Jon Hamilton

Jon Hamilton is a correspondent for NPR's Science Desk. Currently he focuses on neuroscience, health risks, and extreme weather.

Following the 2011 earthquake and tsunami in Japan, Hamilton was part of NPR's team of science reporters and editors who went to Japan to cover the crisis at the Fukushima Dai-ichi nuclear power plant.

Hamilton contributed several pieces to the Science Desk series "The Human Edge," which looked at what makes people the most versatile and powerful species on Earth. His reporting explained how humans use stories, how the highly evolved human brain is made from primitive parts, and what autism reveals about humans social brains.

In 2009, Hamilton received the Michael E. DeBakey Journalism Award for his piece on the neuroscience behind treating autism.

Before joining NPR in 1998, Hamilton was a media fellow with the Henry J. Kaiser Family Foundation studying health policy issues. He reported on states that have improved their Medicaid programs for the poor by enrolling beneficiaries in private HMOs.

From 1995-1997, Hamilton wrote on health and medical topics as a freelance writer, after having been a medical reporter for both The Commercial Appeal and Physician's Weekly.

Hamilton graduated with honors from Oberlin College in Ohio with a Bachelor of Arts degree in English. As a student, he was the editor of the Oberlin Review student newspaper. He earned his master's degree in journalism from Columbia University, where he graduated with honors During his time at Columbia, Hamilton was awarded the Baker Prize for magazine writing and earned a Sherwood traveling fellowship.

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Shots - Health Blog
2:31 pm
Wed July 11, 2012

Gene Mutation Offers Clue For Drugs To Stave Off Alzheimer's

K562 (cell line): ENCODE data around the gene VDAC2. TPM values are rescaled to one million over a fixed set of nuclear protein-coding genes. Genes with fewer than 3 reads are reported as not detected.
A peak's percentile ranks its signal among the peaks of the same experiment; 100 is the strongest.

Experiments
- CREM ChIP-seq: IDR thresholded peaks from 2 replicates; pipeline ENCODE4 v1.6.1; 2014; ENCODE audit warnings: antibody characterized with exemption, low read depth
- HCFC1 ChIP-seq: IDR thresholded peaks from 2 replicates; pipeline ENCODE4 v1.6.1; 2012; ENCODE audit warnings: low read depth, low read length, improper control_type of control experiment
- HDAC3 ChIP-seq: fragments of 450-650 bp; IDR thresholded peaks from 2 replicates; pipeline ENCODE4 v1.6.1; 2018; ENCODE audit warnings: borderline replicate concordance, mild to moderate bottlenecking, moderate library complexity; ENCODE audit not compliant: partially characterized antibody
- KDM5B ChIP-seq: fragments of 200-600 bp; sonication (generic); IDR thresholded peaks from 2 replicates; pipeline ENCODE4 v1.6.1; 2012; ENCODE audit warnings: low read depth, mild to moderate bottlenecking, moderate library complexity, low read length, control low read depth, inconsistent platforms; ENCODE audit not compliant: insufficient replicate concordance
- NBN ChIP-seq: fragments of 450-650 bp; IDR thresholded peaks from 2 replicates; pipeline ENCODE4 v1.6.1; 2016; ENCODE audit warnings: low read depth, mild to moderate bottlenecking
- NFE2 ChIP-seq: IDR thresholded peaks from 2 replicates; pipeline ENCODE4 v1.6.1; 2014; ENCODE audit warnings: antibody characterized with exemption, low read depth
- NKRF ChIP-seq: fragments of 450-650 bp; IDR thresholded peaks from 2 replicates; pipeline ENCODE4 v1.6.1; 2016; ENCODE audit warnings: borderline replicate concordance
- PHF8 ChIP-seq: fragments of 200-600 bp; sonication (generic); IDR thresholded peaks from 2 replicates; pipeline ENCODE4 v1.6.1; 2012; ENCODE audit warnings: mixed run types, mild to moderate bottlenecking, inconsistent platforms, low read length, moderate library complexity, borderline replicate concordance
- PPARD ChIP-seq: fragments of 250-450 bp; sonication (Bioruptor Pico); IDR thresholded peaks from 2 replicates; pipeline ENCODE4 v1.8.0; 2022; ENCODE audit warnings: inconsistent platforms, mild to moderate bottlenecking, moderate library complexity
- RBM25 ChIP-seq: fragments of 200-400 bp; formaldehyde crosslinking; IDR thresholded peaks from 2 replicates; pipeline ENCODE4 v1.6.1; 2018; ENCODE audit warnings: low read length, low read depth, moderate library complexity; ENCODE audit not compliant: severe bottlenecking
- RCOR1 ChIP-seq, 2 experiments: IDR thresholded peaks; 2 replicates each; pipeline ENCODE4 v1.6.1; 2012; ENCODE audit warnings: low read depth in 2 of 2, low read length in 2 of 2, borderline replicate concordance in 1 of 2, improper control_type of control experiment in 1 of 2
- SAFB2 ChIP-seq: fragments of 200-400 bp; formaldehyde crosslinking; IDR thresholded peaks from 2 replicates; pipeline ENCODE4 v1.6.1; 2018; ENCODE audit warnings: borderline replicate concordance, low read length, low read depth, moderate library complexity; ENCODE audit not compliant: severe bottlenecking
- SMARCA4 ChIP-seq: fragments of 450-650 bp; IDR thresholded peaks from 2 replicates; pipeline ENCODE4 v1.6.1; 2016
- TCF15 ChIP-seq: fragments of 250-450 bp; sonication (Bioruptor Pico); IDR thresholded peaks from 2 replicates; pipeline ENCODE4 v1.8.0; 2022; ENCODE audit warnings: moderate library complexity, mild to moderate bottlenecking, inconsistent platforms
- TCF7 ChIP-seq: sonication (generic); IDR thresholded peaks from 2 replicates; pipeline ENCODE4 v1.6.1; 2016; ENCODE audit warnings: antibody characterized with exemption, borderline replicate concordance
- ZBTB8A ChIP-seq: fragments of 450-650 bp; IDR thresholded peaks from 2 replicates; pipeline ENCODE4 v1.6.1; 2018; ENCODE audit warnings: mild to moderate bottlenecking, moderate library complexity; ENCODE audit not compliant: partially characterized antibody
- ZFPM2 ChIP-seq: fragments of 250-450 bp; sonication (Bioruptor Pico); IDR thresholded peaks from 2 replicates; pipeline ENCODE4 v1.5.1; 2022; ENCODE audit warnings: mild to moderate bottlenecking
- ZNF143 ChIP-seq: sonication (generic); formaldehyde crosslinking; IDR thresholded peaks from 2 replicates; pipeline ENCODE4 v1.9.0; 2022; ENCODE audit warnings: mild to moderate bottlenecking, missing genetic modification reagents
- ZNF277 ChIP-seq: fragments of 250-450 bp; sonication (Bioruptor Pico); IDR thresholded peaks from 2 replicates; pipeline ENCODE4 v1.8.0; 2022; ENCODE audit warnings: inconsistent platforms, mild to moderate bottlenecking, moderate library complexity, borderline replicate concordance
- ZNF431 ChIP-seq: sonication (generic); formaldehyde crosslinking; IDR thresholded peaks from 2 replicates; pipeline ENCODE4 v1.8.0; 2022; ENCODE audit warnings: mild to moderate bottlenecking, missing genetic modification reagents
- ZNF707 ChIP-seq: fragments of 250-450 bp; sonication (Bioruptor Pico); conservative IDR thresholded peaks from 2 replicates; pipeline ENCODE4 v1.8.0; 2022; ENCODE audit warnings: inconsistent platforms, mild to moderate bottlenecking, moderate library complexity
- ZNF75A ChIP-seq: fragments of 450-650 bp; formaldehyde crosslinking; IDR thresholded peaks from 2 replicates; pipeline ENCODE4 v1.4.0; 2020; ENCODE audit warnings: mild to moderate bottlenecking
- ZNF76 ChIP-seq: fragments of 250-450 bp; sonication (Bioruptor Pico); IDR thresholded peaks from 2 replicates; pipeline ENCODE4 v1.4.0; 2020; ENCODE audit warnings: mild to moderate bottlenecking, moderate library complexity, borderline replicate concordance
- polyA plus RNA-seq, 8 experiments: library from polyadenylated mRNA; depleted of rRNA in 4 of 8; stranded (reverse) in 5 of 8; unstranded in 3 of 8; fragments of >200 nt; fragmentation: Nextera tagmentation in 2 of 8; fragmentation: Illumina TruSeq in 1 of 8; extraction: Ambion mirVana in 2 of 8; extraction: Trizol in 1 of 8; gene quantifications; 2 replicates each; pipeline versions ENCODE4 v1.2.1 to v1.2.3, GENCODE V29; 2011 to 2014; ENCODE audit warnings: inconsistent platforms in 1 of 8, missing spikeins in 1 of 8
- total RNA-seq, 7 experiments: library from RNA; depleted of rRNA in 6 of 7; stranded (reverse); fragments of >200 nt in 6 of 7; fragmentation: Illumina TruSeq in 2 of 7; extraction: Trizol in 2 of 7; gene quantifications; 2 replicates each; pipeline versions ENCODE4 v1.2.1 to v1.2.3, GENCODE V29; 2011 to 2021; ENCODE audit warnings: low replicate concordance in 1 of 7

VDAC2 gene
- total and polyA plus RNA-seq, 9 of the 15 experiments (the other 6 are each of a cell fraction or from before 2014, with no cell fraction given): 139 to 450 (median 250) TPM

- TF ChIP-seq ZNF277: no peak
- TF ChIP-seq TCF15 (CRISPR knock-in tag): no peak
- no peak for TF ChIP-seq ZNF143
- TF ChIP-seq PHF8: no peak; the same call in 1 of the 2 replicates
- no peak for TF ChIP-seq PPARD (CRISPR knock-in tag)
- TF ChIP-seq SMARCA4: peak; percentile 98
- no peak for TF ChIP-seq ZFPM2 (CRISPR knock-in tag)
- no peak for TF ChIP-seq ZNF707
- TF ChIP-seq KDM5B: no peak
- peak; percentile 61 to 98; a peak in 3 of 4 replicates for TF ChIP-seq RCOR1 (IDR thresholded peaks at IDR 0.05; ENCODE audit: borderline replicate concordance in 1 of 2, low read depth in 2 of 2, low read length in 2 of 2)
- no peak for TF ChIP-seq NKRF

A PET scan of the brain of a person with Alzheimer's disease.
U.S. National Institute on Aging via Wikimedia Commons

Originally published on Thu July 12, 2012 3:03 pm

Finally, there's some good news about Alzheimer's disease.

It turns out that a few lucky people carry a genetic mutation that greatly reduces their risk of getting the disease, an Icelandic team reports in the journal Nature.

The mutation also seems to protect people who don't have Alzheimer's disease from the cognitive decline that typically occurs with age.

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Shots - Health Blog
3:34 pm
Mon July 2, 2012

A Parasite Carried By Cats Could Increase Suicide Risk

What's the link between cats and madness?
Hans Martens iStockphoto.com

Originally published on Wed July 4, 2012 2:31 am

There's fresh evidence that cats can be a threat to your mental health.

To be fair, it's not kitties themselves that are the problem, but a parasite they carry called Toxoplasma gondii.

A study of more than 45,000 Danish women found that those infected with this feline parasite were 1.5 times more likely to attempt suicide than women who weren't infected.